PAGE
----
Canadian Olympic star Clara Hughes will be wearing purple and doing it “for Daron” at the Gatineau Grand Prix bike races this weekend.
On her blog entry today, Hughes said she drew great inspiration here last year from Daron Richardson, the Ottawa teenager who took her own life in 2010. Daron, of course, is the daughter of Ottawa Senators assistant coach and former NHL defenceman Luke Richardson.
Hughes, 39, battled depression early in a brilliant career that has taken her to great heights: a six-time Olympic medalist in speed skating and cycling. Along with Senators captain Daniel Alfredsson, Hughes is among the high-profile athletes leading the discussion on awareness of mental health issues.
Hughes own teenage experience was challenging. At times she leaned on tobacco, drugs and alchohol during her rebellious years growing up in Winnipeg, before finding sport as a way to channel her energy.
Here is Clara’s May 18 blog, in part:
I’m back in Gatineau, Quebec, with the Specialized lululemon Team, where a year ago I experienced some inspiration in the form of a purple bracelet.
It was during the Grand Prix Cycliste de Gatineau. I was pretty motivated for the time trial, literally ripping through the first lap. So motivated that I had already almost crashed on a turn. One of those days when I just wanted to tear the pedals off the bike. I should have taken the first near crash as a warning. Instead, I got more pumped when, coming into the round about serving as the turn-around for the two-lap race against the clock, saw I was closing in fast on cycling legend Jeannie Longo of France who had started a minute ahead of me.
The roads were wet from earlier rain making the arrows slick like ice but still, I barreled through the turn. I knew I was going down before I hit ground and managed to click my feet out the pedals in the hope of landing on my feet. Almost made it, too. Yes, I crashed on the only place in the race where a few people watched, including my husband Peter, who rarely sees me race.
First thought was ‘how embarrassing’ followed closely by ‘it happened get back on that bike and ride!’. Soon enough, I was given a big push by the mechanic who sprung like a fox out of the team follow car and I was pedaling again.With pain in my hip I had a moment of feeling sorry for myself. I looked down at my wrist and saw the purple bracelet marked with white letters DIFD (Do It For Daron). I wore the bracelet specifically that day after seeing on Hockey Night in Canada the story of young Daron Richardson who lost her life to suicide the year before. I saw the strength and resilience of Daron’s parents and their efforts to raise awareness for mental health in young people and prevent this tragedy from happening to another young Canadian. I saw images of this beautiful, strong and athletic 14 year old girl and wondered just how this could happen to this vision of youth and potential.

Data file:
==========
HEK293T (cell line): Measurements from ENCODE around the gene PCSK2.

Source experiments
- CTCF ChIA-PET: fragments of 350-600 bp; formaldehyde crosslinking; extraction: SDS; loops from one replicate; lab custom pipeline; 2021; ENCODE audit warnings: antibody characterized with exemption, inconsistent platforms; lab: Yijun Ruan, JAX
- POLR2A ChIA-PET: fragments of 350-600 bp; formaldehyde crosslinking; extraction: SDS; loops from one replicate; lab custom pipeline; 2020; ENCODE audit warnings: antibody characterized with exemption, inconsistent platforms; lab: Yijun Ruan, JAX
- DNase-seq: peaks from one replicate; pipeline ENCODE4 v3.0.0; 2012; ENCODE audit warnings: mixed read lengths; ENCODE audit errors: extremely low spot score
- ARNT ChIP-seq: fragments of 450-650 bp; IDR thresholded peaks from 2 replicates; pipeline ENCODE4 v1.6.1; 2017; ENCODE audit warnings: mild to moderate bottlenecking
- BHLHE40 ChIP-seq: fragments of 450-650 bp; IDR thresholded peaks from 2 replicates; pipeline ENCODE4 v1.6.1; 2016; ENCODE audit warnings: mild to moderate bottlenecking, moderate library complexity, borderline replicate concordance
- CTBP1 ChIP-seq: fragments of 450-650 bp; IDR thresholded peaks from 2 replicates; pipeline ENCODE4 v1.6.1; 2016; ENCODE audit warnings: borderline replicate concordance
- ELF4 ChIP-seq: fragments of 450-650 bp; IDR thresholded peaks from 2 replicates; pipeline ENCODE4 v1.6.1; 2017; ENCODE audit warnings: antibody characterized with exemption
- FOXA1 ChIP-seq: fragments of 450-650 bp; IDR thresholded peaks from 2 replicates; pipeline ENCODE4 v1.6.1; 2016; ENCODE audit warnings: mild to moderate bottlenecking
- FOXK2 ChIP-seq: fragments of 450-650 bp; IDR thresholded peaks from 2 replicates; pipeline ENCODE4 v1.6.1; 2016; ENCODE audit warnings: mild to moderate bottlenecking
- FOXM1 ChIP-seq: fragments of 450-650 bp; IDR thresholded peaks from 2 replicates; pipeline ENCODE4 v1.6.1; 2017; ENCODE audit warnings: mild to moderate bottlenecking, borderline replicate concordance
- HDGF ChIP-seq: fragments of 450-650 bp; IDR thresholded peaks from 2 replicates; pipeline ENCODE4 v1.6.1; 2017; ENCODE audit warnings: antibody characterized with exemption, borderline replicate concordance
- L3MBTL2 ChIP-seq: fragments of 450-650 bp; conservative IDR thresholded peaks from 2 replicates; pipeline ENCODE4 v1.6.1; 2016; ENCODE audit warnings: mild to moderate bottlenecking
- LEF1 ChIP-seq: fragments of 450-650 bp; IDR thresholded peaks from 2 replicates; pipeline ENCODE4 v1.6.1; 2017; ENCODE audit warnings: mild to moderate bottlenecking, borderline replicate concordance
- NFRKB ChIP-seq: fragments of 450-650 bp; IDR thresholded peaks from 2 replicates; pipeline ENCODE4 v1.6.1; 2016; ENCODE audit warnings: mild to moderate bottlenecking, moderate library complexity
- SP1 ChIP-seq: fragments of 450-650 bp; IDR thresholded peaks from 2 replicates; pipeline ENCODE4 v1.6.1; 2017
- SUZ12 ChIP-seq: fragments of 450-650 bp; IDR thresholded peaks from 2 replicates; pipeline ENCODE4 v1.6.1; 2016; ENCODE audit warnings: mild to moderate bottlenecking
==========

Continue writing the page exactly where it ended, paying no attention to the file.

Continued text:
Purple was her favorite color.
Learning about Daron made me think about myself and the impact sport had on me as a young person. The very real force it had on my life in terms of shifting a very destructive and negative direction when I was a teenager. I’ve always said that sport saved my life and thus, have continued to find ways to connect others, particularly young people, to the power of sport and play. There is a hope I have of making the world a better place for young people in Canada and around the world by showing a window into the nuances and beauty of living for goals and dreams like athletes do day in and out.
These goals and dreams led me to difficult times along the way. Specifically, two years of depression as a young athlete. Which is why I connected to the Richardsons and had decided to dedicate my race last year to the memory of Daron and the DIFD campaign to ‘inspire conversations, raise awareness and transform youth mental health’.
When I looked down last year at my wrist after crashing and saw purple, the thing I kept repeating through the entire second lap, pain and all from the impact of hitting the tarmac, was ‘If you can’t do this for yourself, do this for Daron!’.
The Richardsons live in Ottawa, just over the river, and that’s why I had the purple bracelet on my wrist. We did the ceremonial puck drop during a Ottawa Senators Games last February when the hockey team dedicated the evening to Youth Mental Health Awareness together and I got to know them more.
This year, the Specialized lululemon Team is dedicating our races to DIFD. We’re racing in Daron’s memory and the hope of helping the campaign reach more young people. We have the chance to share the beauty of our sport wherever we go.That each athlete on our team is truly living the dream of the athletic pursuit of excellence blends well with the desire to connect youth with the idea of living their own dreams in the most positive way.
Last year, Daron inspired me to win the race against the odds. I’m sure she will do the same for our team this year. Hopefully without the drama I had last time!
Link to blog: